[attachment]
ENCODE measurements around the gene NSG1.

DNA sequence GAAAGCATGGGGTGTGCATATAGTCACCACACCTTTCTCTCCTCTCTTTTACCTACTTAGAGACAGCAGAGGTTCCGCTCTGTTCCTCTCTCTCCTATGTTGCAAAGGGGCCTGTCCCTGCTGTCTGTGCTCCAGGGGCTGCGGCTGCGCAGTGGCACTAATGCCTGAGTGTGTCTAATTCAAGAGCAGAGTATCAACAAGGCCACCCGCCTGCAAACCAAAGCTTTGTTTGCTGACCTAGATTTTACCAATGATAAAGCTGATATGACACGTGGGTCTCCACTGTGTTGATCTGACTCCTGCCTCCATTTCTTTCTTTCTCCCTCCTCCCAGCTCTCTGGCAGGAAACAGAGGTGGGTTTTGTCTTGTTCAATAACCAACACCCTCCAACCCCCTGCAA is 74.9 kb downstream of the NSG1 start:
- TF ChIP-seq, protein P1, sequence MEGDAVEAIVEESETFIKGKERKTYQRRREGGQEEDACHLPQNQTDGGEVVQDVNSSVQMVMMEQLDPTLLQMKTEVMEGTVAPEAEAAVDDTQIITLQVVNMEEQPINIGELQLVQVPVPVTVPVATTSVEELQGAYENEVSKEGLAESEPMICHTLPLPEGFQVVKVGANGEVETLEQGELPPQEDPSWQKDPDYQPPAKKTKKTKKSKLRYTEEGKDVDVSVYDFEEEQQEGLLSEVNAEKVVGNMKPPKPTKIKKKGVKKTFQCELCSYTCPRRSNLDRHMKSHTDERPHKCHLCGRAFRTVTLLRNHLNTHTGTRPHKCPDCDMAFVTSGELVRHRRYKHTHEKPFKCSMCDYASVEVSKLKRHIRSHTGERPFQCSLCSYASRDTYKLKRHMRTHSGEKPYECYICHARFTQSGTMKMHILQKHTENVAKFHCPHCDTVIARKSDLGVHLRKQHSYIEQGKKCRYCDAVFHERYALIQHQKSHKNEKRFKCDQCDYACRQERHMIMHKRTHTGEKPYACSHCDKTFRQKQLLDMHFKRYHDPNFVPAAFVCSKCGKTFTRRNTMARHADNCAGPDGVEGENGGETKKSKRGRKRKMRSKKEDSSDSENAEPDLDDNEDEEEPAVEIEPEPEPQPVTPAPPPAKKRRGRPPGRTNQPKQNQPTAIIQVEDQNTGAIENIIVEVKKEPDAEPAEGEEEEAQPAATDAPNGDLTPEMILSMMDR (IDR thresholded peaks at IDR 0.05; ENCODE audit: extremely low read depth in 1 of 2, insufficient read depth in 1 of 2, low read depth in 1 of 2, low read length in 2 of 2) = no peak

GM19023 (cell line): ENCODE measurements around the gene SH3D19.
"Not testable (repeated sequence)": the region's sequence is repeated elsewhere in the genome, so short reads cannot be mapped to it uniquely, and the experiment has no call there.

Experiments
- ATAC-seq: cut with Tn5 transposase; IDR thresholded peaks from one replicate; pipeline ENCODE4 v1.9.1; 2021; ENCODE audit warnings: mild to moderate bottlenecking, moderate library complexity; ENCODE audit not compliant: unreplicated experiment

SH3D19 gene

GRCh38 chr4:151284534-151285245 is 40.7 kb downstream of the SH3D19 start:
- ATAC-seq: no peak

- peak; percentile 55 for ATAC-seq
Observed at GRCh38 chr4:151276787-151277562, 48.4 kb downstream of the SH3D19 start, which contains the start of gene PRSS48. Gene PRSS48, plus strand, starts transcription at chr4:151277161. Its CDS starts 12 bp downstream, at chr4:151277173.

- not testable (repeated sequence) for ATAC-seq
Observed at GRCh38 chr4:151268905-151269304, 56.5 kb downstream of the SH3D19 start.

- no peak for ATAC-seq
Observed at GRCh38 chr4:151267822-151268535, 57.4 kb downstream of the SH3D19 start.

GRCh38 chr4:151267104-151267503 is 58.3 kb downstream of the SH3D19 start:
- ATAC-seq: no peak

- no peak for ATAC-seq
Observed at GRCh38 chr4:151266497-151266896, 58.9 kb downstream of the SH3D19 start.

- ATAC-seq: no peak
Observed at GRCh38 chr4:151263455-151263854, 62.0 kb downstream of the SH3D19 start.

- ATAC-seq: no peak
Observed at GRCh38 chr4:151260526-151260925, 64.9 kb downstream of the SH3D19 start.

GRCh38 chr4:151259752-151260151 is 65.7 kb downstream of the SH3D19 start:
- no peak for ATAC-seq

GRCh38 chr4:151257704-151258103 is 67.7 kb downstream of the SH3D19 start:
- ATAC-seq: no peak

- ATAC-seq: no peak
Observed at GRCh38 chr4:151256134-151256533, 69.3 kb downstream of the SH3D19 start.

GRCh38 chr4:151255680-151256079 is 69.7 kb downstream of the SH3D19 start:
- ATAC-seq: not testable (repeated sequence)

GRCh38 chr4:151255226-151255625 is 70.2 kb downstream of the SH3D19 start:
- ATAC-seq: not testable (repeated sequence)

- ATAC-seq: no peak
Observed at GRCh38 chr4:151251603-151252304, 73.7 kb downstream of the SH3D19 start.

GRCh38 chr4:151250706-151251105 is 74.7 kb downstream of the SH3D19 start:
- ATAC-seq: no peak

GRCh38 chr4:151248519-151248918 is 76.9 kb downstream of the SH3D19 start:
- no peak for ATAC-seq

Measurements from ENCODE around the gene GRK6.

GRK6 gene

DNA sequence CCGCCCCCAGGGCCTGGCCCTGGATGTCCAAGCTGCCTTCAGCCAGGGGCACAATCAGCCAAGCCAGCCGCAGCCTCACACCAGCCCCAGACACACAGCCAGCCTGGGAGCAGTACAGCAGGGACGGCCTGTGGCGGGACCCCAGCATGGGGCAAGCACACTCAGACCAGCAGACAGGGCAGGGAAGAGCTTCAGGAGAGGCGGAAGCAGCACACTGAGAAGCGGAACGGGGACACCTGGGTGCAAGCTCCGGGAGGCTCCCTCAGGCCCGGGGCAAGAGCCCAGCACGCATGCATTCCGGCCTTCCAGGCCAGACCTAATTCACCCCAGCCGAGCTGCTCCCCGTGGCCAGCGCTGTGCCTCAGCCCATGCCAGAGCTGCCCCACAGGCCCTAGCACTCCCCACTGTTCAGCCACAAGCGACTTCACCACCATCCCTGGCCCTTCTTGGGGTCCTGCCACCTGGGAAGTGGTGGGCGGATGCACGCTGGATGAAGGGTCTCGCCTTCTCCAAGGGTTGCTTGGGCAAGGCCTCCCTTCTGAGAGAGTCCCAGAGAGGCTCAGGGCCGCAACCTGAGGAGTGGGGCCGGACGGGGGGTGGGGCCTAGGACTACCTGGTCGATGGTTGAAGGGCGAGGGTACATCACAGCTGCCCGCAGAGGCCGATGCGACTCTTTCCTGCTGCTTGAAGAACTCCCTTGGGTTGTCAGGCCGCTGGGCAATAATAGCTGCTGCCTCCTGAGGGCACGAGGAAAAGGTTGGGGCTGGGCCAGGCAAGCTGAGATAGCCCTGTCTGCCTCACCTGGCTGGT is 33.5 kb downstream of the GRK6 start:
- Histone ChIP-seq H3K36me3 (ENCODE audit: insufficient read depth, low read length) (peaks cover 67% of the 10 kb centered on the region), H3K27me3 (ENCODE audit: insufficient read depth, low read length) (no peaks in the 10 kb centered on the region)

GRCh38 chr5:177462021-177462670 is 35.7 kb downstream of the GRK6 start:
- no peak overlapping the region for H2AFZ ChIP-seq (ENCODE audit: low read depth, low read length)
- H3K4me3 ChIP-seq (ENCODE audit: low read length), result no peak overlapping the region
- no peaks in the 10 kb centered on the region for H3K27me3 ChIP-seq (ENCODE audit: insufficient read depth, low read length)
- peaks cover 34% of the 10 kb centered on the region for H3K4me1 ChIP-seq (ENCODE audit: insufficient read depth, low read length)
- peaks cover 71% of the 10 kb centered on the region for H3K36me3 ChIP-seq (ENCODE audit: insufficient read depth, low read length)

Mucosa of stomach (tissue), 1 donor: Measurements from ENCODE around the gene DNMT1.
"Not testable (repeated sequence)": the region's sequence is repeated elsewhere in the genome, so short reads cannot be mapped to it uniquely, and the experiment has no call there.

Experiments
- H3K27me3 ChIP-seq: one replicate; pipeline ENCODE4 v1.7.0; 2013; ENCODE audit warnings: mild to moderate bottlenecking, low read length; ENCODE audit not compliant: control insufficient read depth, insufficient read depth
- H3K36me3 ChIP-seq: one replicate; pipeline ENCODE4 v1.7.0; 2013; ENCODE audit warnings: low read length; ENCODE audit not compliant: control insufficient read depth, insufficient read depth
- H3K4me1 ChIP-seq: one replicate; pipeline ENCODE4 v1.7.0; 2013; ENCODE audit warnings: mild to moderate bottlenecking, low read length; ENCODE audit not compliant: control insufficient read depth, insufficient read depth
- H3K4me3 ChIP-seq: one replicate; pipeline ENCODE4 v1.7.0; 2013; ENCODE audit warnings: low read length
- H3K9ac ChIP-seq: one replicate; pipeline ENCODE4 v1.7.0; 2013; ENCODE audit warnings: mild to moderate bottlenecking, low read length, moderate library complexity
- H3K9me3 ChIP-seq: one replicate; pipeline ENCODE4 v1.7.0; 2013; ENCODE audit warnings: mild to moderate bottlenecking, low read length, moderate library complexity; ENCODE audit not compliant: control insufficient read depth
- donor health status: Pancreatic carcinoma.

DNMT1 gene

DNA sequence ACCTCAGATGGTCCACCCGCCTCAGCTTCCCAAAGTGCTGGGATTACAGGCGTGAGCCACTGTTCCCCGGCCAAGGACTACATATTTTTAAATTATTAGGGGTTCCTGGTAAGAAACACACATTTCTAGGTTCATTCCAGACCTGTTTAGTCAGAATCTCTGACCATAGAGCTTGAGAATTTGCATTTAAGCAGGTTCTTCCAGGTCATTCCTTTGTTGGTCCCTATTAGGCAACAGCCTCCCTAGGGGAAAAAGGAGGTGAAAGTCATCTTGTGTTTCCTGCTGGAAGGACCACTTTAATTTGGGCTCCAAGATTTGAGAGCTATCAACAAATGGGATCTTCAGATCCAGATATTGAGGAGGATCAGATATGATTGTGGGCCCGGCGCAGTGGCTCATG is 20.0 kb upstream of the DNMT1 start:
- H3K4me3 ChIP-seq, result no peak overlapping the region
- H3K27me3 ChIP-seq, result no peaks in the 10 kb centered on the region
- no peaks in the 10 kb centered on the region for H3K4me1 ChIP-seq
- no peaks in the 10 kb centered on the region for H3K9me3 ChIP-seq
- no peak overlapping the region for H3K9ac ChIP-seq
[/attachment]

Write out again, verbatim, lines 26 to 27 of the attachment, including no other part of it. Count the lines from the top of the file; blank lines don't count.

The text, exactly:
- no peak for ATAC-seq

GRCh38 chr4:151257704-151258103 is 67.7 kb downstream of the SH3D19 start: